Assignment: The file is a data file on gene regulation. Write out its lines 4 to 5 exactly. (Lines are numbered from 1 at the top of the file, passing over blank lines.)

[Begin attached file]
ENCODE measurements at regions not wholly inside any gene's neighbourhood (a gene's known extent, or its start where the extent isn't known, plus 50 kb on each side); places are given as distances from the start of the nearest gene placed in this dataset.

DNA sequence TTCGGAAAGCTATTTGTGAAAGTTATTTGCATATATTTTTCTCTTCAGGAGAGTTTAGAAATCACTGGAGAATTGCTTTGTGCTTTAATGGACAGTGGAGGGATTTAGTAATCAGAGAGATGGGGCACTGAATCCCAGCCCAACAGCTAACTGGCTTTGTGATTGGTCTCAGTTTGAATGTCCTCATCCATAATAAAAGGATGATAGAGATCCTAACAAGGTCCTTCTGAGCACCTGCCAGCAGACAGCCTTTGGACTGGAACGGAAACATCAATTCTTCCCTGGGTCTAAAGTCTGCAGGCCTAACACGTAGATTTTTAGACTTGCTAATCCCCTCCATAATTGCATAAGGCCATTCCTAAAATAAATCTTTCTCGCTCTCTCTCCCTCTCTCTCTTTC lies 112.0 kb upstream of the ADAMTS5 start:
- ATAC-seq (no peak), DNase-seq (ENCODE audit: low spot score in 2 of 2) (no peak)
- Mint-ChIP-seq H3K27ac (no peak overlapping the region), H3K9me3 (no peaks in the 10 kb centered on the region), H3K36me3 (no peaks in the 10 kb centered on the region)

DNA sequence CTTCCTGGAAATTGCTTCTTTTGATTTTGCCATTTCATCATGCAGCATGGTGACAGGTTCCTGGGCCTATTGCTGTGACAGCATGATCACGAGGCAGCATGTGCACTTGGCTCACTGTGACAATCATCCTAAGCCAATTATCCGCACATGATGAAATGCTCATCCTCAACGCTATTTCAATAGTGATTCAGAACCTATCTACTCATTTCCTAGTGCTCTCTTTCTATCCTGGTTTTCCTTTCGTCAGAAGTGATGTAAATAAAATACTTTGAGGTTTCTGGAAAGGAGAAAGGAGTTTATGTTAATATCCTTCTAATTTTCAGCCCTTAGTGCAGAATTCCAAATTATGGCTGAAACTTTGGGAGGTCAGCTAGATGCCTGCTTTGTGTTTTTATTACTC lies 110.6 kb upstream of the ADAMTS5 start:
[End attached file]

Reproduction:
- Mint-ChIP-seq H3K27ac (no peak overlapping the region), H3K9me3 (no peaks in the 10 kb centered on the region), H3K36me3 (no peaks in the 10 kb centered on the region)

DNA sequence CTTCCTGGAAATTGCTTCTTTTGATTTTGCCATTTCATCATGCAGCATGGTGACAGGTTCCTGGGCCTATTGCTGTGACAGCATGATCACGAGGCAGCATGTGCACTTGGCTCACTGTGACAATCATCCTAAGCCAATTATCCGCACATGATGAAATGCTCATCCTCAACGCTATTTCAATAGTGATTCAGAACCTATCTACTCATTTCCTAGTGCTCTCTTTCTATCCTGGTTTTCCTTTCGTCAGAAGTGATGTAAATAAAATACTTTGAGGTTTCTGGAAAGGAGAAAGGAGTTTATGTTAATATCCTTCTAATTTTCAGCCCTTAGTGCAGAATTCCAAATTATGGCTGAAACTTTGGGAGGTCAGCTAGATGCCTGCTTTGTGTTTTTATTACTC lies 110.6 kb upstream of the ADAMTS5 start: